And so one of the things that I developed was the whole idea that we are mostly left with the level of differentiation that we’re born with. We can make some progress on it over time, but mostly by finding ways of working within that to improve our ongoing level of functioning. It’s kind of like functioning in spite of your level of differentiation.
 
RW: When we add to that definition the internal ability to feel and think what is true for oneself' separate from the pressures of your closest social environment and separate from coercion, that eliminates many people who are dependent for their survival, their food, etc. on the dominating power of others.

But for that subset who can have the freedom to think and feel what might be true for them, and in so doing reduce the emotionality that you were just talking about, that strikes me as something that one can do, slowly and incrementally throughout one’s life if one knows how liberating and freeing it can be. In fact, the first time I was reading about differentiation of self with Bowen, I thought, “What a light bulb for humanity because it rescues us from the prevailing power dynamics in most families—that the rights and needs of the many are meant to be sacrificed for the good of the few.” And this concept that we’re equally entitled to our own subjective experiences, that seemed so new. 
PG: I think you put it very succinctly and I think you put it in a way that is very useful for folks. I have been struck over the years by the power of emotional forces and how easily they can overwhelm even the best of strugglers who are trying to get to a differentiated perspective. 
RW: Yes, that’s so true.
PG: It’s out of respect for the power of emotionality that I put some qualifiers on differentiation as the central process of family of origin work. I think it’s also one of those things that people hide behind a lot; they talk about how much they’re differentiating themselves but, frankly, I don’t see it, right?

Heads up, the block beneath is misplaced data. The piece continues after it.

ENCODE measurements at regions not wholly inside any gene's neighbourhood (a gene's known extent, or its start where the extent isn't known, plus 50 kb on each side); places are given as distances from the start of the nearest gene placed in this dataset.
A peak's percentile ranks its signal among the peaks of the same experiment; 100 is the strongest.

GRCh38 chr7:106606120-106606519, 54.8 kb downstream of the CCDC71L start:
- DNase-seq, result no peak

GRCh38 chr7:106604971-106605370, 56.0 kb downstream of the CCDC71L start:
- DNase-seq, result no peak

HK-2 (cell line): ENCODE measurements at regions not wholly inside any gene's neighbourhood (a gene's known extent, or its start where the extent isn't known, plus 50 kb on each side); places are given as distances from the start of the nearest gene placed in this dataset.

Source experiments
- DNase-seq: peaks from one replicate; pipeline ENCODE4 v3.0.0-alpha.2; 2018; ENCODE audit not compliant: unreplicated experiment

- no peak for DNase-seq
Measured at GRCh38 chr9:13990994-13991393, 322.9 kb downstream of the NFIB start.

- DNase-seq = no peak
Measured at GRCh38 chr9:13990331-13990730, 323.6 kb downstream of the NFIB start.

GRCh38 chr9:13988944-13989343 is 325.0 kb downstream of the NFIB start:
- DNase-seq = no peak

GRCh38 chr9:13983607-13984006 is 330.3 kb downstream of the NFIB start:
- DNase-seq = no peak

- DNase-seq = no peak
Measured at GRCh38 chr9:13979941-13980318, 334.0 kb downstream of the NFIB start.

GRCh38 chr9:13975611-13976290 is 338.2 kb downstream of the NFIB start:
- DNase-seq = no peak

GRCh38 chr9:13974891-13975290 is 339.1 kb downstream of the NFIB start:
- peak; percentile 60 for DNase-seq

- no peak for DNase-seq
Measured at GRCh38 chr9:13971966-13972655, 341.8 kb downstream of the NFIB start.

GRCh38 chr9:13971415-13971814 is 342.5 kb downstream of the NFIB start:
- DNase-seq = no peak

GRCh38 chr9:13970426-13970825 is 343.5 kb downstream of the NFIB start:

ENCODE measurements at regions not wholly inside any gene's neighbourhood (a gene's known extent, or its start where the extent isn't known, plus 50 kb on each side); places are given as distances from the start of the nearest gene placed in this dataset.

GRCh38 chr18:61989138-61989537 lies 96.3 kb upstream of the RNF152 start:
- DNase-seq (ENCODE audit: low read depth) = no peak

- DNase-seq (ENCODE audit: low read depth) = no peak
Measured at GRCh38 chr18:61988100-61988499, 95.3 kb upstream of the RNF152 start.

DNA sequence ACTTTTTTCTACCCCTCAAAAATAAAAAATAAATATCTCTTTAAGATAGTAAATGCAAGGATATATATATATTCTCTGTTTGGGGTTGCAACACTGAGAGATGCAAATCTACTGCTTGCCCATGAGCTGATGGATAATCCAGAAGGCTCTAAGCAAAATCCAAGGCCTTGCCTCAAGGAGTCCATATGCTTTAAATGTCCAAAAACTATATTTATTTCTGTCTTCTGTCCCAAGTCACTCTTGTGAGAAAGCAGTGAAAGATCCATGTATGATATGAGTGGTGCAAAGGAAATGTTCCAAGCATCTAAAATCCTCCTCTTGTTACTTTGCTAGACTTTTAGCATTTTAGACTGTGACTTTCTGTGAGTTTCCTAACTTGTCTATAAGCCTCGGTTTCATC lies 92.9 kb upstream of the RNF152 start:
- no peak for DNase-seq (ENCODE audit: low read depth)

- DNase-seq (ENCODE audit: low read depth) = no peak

People talk about how much they’re differentiating themselves but, frankly, I don’t see it.
From the work I’ve done in my own family, I’ve found how easy it is to kid yourself for five years that you are rolling along increasing your differentiation when it finally hits you over the head that you haven’t been. You’ve been playing the side game, but it doesn’t have much to do with differentiation.
RW: Right. Just following up on what you said about how easy it is to think we’re differentiating, to me the cue of the power of that emotional force is anxiety. I’m getting ready to go visit my family—why am I so anxious? And it’s so helpful to think about who are the two people with whom I feel most anxious and why, and then go into those thoughts. I think you’d call it an application or a “thought experiment.” What kinds of applications have you used that that might help people understand how to go about thinking about this more deeply?
PG: Well, I like to use the concrete behaviors in people’s relationships and develop them into experiments with some kind of modification of a behavioral pattern. And while you’re doing that, pay attention to what’s going on internally. And if you start to get anxious, that’s important information. And pay attention to the reactive behaviors and the important other people in your family. And sometimes you’ll find that the reactivity that they have shuts down your ability to even think. 
RW: So you ask for observations.
PG: I do.
RW: And you help people identify what in particular they’re going to be looking for to observe?
PG: You mean like if they’re making a trip home?
RW: Yeah, or a phone call, email, text or any contact with the person who is the trigger for anxiety.
PG: Yeah, or outside of the therapy session as well. Because you often end up working with one family member in a lot of this.